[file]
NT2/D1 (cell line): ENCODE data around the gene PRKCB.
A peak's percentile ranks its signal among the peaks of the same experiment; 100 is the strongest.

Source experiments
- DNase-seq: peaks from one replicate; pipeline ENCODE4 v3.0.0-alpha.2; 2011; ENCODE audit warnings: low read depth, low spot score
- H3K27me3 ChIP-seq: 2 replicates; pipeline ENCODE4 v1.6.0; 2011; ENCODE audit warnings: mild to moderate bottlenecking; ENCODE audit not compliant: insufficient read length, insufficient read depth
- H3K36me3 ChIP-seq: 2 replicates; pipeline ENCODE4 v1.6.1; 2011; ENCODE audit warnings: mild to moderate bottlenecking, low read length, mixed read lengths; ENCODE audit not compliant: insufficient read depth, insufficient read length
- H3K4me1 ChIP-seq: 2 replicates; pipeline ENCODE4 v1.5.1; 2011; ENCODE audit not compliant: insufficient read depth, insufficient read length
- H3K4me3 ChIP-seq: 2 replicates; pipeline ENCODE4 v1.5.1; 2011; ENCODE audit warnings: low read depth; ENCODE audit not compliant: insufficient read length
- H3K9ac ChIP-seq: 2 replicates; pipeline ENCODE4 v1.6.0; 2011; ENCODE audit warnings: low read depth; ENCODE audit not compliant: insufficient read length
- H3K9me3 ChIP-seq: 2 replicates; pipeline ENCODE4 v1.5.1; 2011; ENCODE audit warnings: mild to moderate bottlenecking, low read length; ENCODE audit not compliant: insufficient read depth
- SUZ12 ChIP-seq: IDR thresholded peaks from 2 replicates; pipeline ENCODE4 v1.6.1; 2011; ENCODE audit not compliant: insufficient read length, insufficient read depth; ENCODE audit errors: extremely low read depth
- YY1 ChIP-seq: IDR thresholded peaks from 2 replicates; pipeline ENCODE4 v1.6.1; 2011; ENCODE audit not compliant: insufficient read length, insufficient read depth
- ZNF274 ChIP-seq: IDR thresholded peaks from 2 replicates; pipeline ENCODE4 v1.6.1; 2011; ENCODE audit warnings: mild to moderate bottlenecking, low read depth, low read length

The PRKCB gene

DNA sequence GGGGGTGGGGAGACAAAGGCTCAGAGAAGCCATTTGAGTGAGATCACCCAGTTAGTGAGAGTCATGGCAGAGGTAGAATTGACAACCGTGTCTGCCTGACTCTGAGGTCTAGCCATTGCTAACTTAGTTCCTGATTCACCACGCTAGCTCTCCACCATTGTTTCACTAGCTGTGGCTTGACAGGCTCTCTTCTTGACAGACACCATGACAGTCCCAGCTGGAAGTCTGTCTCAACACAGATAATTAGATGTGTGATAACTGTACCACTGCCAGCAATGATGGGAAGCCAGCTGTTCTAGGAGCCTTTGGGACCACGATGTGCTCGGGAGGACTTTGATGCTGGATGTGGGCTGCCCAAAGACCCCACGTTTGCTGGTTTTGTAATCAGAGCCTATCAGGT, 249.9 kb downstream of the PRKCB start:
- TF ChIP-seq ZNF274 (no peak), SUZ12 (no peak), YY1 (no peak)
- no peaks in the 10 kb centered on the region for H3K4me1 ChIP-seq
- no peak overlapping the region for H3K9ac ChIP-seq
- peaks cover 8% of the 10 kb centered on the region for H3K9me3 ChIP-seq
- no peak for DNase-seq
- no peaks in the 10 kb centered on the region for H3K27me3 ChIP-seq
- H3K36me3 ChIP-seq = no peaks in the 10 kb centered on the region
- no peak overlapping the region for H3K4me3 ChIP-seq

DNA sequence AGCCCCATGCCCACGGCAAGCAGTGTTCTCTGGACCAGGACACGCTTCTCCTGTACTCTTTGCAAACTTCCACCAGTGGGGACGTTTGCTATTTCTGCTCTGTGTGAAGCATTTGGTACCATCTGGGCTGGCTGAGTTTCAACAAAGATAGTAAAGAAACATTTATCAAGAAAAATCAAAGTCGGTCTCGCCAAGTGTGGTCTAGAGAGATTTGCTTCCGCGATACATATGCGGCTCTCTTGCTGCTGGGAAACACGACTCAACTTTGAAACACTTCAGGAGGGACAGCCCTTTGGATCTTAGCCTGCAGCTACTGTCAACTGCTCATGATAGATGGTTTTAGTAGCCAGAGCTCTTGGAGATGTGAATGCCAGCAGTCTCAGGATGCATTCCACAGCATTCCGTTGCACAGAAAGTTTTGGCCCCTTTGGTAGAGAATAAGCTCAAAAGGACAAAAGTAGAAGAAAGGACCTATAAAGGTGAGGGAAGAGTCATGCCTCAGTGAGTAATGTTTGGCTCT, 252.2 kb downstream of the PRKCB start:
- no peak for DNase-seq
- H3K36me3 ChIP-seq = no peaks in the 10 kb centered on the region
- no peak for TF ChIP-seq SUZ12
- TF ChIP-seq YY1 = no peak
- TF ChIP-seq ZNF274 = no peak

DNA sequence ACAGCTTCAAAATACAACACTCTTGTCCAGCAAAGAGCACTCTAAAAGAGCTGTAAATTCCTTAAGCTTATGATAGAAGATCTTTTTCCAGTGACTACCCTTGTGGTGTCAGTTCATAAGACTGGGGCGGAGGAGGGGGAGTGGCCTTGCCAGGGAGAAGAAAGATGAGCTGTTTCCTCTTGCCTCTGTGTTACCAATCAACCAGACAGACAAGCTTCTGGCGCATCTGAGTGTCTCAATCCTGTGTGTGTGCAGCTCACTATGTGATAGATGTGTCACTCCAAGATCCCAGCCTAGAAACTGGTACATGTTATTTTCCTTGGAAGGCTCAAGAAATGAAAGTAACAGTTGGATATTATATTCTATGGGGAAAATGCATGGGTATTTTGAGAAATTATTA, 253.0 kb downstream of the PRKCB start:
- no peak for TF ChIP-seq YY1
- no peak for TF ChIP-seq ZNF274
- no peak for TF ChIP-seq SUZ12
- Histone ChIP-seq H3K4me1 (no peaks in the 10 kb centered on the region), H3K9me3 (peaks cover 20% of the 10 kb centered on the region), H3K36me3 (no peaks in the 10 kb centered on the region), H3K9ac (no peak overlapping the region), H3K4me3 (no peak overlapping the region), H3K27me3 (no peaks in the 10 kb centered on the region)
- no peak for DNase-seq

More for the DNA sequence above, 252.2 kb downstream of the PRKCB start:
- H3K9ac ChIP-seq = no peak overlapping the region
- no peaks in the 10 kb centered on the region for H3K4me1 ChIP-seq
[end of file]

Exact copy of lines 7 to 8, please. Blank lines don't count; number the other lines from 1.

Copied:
- H3K4me1 ChIP-seq: 2 replicates; pipeline ENCODE4 v1.5.1; 2011; ENCODE audit not compliant: insufficient read depth, insufficient read length
- H3K4me3 ChIP-seq: 2 replicates; pipeline ENCODE4 v1.5.1; 2011; ENCODE audit warnings: low read depth; ENCODE audit not compliant: insufficient read length